Facing cash crunch, Greece set to tap into bank rescue fund - sources
By George Georgiopoulos
ATHENS (Reuters) - Greece is set to tap into more than half a billion euros of funds sitting in the country's bank rescue fund as it scrambles to find money this month amid a cash crunch, banking and government sources told Reuters on Tuesday.
Shut out of debt markets and with aid from lenders on hold, Athens risks running out of cash in the coming weeks after a steep fall in state revenues.
The government faces a 1.5 billion euro ($1.6 billion) loan repayment to the International Monetary Fund this month and has to refinance some 3.2 billion euros of maturing short-term treasury paper.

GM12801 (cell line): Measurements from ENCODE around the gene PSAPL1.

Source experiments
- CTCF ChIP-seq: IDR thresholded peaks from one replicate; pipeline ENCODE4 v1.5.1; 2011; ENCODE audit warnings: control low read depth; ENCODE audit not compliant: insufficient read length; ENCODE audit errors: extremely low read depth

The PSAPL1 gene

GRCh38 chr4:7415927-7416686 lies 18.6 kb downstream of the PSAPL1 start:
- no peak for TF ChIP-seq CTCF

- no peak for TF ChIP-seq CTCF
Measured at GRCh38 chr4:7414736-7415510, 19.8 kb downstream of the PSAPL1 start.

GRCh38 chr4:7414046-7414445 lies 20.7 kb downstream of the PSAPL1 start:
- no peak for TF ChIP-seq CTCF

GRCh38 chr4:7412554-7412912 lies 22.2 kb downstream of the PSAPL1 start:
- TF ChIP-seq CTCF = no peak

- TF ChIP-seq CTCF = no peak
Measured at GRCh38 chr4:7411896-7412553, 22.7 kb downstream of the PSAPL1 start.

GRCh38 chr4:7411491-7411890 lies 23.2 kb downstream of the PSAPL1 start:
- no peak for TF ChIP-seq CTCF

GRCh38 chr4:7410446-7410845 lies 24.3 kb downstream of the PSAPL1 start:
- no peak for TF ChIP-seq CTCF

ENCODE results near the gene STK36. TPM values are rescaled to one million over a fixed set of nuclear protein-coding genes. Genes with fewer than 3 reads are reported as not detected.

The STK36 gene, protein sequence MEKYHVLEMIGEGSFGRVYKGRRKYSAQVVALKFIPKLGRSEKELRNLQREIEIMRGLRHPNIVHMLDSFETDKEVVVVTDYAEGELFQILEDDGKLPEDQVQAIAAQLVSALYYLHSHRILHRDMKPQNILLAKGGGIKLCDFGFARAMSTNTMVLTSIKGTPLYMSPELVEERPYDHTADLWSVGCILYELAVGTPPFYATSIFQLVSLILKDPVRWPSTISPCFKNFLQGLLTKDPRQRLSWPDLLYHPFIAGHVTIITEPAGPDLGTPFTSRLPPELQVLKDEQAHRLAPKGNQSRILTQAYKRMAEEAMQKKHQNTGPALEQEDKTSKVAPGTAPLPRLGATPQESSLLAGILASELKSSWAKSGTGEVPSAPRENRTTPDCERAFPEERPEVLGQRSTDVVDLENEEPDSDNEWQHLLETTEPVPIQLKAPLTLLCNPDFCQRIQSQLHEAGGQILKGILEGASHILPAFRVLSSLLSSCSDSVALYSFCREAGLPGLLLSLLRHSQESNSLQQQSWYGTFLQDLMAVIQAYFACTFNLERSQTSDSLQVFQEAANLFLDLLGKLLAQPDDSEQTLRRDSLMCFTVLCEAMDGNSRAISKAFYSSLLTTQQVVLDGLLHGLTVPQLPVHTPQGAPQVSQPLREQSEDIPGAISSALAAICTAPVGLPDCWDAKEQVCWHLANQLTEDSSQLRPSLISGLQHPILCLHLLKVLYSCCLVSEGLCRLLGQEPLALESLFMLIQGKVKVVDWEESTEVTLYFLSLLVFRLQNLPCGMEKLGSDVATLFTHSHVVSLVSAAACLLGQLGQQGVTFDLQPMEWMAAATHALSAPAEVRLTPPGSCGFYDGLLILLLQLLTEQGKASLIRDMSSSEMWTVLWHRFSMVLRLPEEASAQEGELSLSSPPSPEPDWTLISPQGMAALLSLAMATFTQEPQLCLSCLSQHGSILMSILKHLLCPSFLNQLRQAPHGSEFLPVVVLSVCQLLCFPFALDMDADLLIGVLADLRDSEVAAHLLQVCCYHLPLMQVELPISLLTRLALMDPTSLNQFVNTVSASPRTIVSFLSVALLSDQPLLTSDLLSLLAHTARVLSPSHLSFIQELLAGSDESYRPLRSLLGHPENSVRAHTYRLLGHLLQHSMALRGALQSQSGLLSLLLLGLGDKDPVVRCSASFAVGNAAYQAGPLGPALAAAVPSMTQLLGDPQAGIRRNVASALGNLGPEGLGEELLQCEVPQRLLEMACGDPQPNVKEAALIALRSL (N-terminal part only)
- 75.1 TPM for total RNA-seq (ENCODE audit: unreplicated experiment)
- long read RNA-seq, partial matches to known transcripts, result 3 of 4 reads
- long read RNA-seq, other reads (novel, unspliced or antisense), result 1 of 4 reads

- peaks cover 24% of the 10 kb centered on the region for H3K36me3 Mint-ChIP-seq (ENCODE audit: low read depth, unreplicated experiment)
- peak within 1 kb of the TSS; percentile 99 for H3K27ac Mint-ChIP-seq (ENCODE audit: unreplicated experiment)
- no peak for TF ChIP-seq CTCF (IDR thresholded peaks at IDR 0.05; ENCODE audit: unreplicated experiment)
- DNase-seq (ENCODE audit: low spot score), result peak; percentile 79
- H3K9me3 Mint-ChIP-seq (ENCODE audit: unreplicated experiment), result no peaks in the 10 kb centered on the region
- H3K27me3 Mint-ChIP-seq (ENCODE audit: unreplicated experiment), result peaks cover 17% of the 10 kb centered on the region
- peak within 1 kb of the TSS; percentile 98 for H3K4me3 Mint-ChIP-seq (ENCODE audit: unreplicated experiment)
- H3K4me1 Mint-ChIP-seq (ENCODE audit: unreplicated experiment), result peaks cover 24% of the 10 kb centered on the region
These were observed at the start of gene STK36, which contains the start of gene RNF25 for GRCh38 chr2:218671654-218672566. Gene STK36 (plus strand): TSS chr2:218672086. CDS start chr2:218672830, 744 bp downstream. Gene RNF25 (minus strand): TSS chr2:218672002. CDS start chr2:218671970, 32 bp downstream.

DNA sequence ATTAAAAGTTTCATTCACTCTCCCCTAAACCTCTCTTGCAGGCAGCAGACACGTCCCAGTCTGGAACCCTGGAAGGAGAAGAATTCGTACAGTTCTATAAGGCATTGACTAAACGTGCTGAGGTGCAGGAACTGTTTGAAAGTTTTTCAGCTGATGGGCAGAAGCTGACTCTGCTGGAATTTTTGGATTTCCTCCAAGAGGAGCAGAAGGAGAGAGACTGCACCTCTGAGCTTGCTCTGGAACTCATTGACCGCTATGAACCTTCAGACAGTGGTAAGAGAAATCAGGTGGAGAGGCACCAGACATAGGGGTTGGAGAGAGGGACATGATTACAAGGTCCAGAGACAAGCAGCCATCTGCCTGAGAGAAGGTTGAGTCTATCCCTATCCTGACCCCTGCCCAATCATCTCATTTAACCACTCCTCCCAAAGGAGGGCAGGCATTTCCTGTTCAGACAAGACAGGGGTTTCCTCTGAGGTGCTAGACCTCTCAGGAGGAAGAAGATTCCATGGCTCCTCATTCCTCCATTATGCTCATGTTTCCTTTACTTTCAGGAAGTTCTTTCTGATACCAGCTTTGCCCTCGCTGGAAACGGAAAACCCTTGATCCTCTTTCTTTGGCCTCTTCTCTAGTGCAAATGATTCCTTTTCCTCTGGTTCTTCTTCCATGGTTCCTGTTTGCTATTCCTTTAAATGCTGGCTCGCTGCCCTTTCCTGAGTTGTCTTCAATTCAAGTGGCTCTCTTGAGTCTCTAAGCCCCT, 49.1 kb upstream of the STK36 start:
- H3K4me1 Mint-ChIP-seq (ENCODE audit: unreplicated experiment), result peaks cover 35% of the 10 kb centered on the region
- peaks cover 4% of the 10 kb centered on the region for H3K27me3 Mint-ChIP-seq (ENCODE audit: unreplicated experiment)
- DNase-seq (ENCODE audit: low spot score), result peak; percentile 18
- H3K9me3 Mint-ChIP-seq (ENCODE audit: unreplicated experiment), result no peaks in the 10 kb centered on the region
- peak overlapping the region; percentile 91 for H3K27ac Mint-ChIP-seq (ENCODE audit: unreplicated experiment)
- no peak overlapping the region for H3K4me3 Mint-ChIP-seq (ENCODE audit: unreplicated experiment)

To help ease the looming crisis, the government plans to take 555 million euros sitting at the Hellenic Financial Stability Fund (HFSF) -- the bank rescue vehicle that was used in 2012 to recapitalize its main lenders.
Greece's four top banks -- National (NBGr.AT: Quote), Piraeus (BOPr.AT: Quote), Eurobank (EURBr.AT: Quote) and Piraeus (BOPr.AT: Quote) -- handed over this money in commissions following their recapitalization.
"This is money for which there is no other claim, it is available for the government," a senior banker with direct knowledge of the matter told Reuters, declining to be named.
"The HFSF has discussed this with the European Stability Mechanism over the weekend and there is no issue," the banker added, referring to the euro zone rescue fund. He said it was up to the government to decide when it withdraws the cash.
The HFSF, funded from the country's EU/IMF bailout with 50 billion euros, recapitalized lenders with European Financial Stability Facility (EFSF) bonds, which banks can still use as collateral for direct funding from the European Central Bank. Continued...